GSP's team responds with proposal to NSAC
Georges St. Pierre’s team is treating allegations of improprieties as seriously as it takes its training duties.
The UFC welterweight champion’s training staff filed a thorough 17-page written response and video on Wednesday to a letter filed by B.J. Penn’s attorney on Feb. 3 with the Nevada State Athletic Commission.
Penn’s letter, which could be deemed a step shy of a formal complaint, requested that the regulatory body investigate accusations that St. Pierre’s two cornermen, Phil Nurse and Greg Jackson, had improperly applied Vaseline to the fighter’s shoulders and back after the one-minute break between the first and second rounds.
Cornerman are allowed to spread Vaseline on a fighter’s facial area surrounding the eyes between rounds under commission observation. St. Pierre, Jackson, and Nurse have publicly denied the allegations, stating that the hand placement had been part of a breathing technique originated by holistic therapist Dr. Steven Friend. Friend has worked with
St. Pierre wore down, then brutalized the grounded UFC lightweight champion over four rounds before Penn’s corner signaled to an attending physician that their fighter could not continue into the final round. St. Pierre was also victorious against Penn via a close split decision in their first bout at UFC 58 in March 2006.
However, the popular Hawaiian’s team cried foul play after they learned that NSAC officials had observed the French Canadian’s two cornermen applying the lubricant to the fighter’s shoulders and back. Penn’s reps claim the action gave St. Pierre an unfair advantage against Penn, the first non-Brazilian to win the black belt division of the World Jiu-Jitsu Championships.
Last week, Penn’s group distributed a video that showed the Hawaiian’s legs slide down St. Pierre’s back when Penn tried to establish a high guard.
In their response, St. Pierre’s corner fired back with their recollection of the events surrounding the night in question, which included signed affidavits from Nurse, Jackson, Friend, and the fighter’s grappling instructor John Danaher.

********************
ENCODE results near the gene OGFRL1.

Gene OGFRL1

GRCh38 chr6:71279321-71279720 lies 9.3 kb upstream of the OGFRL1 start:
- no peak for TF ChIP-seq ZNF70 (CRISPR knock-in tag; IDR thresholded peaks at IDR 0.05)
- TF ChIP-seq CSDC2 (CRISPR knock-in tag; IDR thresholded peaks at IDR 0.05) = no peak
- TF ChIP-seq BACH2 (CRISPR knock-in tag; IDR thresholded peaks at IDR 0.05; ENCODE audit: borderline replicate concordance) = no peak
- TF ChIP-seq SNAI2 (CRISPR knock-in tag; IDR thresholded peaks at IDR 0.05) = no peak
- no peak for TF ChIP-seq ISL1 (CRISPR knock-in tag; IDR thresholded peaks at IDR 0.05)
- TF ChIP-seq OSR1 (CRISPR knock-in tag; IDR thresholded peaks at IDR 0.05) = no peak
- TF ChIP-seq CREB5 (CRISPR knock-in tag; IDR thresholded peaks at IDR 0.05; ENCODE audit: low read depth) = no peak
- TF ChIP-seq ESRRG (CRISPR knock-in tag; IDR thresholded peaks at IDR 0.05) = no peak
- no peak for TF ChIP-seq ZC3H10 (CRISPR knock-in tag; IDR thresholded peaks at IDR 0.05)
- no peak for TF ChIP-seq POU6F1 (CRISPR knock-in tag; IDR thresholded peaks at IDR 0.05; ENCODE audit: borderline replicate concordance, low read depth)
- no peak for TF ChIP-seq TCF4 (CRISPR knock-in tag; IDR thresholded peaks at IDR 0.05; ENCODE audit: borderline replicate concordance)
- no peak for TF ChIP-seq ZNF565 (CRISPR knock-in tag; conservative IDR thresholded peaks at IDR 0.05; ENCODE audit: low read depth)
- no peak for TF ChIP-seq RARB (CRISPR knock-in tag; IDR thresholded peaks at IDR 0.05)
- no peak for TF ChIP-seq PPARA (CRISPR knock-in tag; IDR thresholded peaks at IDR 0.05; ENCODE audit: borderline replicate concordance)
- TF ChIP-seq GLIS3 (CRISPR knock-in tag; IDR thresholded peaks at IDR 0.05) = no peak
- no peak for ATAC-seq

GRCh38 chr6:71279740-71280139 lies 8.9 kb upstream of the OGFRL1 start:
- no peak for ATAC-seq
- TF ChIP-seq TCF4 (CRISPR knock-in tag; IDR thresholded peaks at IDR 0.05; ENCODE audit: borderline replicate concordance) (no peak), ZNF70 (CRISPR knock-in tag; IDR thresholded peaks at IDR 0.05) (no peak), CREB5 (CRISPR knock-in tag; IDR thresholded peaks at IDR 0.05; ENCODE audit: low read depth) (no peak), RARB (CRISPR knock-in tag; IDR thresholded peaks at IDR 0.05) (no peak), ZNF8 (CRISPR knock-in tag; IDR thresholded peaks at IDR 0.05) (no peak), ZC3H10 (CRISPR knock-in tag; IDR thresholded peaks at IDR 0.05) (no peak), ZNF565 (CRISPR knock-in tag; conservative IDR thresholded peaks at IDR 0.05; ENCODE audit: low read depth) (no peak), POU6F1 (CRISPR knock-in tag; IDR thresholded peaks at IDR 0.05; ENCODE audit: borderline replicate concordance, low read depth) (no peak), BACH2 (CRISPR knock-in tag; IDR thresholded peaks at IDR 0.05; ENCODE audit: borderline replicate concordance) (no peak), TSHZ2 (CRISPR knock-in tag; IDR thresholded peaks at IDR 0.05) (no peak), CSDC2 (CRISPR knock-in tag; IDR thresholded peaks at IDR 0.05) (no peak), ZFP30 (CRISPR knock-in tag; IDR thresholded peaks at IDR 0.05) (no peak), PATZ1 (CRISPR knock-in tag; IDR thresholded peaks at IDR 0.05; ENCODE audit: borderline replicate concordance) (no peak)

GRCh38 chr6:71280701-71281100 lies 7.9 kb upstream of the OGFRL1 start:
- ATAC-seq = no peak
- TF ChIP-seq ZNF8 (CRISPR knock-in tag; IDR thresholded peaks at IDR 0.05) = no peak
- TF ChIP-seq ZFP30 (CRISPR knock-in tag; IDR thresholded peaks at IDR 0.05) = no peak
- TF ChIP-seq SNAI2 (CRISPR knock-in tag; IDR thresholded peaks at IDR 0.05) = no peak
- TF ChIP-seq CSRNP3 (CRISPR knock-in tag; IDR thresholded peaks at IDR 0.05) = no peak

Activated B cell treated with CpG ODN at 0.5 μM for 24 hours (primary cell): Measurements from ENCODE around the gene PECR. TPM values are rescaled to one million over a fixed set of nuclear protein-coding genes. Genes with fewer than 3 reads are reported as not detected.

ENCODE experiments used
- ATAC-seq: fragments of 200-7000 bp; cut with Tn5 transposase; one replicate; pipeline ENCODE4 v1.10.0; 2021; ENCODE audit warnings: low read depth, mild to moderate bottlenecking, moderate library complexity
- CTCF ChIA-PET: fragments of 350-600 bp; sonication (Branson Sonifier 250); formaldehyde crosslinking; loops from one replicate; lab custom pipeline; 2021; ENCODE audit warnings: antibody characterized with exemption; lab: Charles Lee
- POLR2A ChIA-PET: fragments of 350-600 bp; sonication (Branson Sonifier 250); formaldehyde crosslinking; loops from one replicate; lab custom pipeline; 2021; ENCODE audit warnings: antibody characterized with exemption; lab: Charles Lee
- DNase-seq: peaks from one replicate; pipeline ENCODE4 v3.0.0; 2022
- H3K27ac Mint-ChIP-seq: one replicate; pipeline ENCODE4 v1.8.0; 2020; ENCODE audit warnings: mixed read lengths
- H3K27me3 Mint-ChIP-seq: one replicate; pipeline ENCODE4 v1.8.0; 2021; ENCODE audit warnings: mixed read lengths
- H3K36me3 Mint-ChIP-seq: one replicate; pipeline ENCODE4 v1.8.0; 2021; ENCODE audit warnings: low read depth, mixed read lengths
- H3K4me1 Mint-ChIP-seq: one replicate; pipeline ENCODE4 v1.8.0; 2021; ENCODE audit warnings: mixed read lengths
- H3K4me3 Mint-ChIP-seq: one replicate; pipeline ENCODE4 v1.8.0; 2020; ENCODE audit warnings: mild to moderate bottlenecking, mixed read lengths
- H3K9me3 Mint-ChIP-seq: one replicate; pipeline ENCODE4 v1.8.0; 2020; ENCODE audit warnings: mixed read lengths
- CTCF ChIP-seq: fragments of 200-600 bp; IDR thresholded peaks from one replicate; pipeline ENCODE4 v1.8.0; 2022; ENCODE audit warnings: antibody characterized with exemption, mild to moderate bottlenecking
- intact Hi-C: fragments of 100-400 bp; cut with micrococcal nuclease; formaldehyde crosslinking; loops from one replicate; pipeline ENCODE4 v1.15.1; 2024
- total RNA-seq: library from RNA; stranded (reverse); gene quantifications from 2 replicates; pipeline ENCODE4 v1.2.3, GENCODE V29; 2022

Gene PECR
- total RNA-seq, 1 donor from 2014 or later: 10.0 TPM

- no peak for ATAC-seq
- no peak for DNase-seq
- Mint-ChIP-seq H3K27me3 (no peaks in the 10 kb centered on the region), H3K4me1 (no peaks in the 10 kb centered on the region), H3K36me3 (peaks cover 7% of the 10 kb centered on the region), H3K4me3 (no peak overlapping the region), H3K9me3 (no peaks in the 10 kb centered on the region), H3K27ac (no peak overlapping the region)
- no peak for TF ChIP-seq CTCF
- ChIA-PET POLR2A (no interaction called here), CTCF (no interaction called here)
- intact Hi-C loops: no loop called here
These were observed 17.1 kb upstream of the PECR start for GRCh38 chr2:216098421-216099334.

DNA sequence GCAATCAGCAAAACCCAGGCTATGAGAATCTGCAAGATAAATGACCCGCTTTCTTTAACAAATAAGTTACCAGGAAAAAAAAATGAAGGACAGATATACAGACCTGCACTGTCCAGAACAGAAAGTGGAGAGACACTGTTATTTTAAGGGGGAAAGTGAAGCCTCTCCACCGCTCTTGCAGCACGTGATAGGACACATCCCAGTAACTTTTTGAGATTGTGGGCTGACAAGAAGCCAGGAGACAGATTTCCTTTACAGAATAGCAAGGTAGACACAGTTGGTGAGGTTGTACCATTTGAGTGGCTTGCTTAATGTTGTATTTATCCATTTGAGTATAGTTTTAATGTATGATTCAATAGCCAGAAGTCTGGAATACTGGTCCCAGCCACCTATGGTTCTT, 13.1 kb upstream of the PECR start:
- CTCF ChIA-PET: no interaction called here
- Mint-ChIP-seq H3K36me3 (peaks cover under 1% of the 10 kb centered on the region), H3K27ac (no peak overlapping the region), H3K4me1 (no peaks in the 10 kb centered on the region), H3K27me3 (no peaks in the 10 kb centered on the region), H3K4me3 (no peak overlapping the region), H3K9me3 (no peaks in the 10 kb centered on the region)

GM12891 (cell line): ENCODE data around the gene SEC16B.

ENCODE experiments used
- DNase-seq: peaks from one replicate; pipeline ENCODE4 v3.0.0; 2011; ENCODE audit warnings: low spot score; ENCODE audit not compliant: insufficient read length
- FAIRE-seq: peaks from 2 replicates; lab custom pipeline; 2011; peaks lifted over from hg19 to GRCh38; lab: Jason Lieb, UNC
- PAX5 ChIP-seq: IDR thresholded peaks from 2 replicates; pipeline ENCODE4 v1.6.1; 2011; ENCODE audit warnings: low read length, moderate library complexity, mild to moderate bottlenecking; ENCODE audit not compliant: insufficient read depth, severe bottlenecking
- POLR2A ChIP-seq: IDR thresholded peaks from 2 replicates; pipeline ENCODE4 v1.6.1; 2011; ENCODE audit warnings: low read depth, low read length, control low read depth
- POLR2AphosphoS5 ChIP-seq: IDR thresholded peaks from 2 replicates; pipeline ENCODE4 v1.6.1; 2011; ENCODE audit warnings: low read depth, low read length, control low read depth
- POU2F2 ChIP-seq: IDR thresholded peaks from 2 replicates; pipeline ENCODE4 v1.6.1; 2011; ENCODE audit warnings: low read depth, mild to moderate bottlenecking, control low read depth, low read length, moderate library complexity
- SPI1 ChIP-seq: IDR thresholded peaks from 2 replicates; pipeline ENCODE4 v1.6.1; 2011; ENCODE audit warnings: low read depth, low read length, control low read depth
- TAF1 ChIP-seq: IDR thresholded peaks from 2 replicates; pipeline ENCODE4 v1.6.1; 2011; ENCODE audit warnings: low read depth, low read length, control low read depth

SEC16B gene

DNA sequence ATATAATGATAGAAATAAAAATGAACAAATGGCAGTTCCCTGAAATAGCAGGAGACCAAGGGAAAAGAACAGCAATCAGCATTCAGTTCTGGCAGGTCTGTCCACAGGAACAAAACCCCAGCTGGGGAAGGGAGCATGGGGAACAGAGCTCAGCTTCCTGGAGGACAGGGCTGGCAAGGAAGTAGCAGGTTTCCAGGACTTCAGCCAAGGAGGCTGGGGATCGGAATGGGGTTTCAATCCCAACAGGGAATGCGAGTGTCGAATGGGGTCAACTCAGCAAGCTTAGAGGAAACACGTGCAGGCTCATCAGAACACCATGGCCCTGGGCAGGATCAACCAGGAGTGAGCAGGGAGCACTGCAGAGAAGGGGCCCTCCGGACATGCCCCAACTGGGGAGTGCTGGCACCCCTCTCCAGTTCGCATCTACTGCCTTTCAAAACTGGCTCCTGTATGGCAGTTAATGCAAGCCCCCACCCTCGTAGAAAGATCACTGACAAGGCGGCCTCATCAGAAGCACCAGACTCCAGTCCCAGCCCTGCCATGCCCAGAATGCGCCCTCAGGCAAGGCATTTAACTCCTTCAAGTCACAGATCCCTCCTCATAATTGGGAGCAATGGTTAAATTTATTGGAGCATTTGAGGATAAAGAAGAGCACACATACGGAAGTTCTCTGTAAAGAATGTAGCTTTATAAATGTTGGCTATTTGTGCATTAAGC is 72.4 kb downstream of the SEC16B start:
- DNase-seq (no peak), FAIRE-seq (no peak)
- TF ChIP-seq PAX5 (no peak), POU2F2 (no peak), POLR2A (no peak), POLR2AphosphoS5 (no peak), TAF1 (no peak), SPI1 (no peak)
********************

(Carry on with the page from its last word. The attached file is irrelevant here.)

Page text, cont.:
A joint opening letter signed by Jackson and Nurse refuted the claim that there had been a pre-conceived intention to apply the Vaseline to create an unfair advantage for St. Pierre, as Nurse had been given the responsibility only a few minutes before the team entered cage. The letter also stated that “at no time was more than a small amount of Vaseline being used between the first and second rounds,” so it couldn’t have effected the outcome of the bout.
“If any Vaseline was left on [Nurse’s] hands… it could have only been a miniscule amount and clearly within the limitations of [statute] NAC 467.598,” read the document.
Of particular interest was Danaher’s affidavit. The well-known Brazilian jiu-jitsu coach tackled the allegations from numerous angles.
Danaher, a highly sought after instructor at Renzo Gracie’s famed academy in New York City, argued that St. Pierre stood to lose just as much positional control from the alleged lubricant application as Penn did.
“In the course of the match Mr. St. Pierre scored with numerous sophisticated grappling techniques, takedowns, pins, guard passes etc. Lubricant doesn’t discriminate,” wrote Danaher. “If lubricant made Penn’s grappling ineffective, it should have also made St. Pierre’s grappling technique ineffective.”
Danaher explicitly described St. Pierre’s team assessment of Penn’s ground technique and their game plan to combat it, and noted that Penn has never won an MMA contest from his own guard position, but from top and back control.
Danaher also stated his belief that a lubricant’s spreading is unavoidable in any fight.
“Once Vaseline is applied to the face, it’s only a matter of time before it ‘migrates’ to every other part of the body,” he wrote.
Complimenting the written documents, a two-minute video demonstrated Friend’s breathing technique used on St. Pierre at UFC 83 in April 2008, at UFC 87 in August 2008, and in B-roll footage captured during St. Pierre’s warm-up in his locker room at UFC 94, as well as its application on Sean Sherk during his fight with Penn at UFC 84 in May 2008.
NSAC Executive Director Keith Kizer, who began his own review of events a few days following the Jan. 31 event, will present both fighters’ submissions to commission members at a future meeting for possible action.
And those who think the saga of “Grease Gate” is nearing its slippery conclusion should be prepared for a few more twists and turns.
J.D. Penn, the fighter’s older brother and manager, told Sherdog.com on Monday that a formal complaint is currently being drafted and will be submitted to the NSAC shortly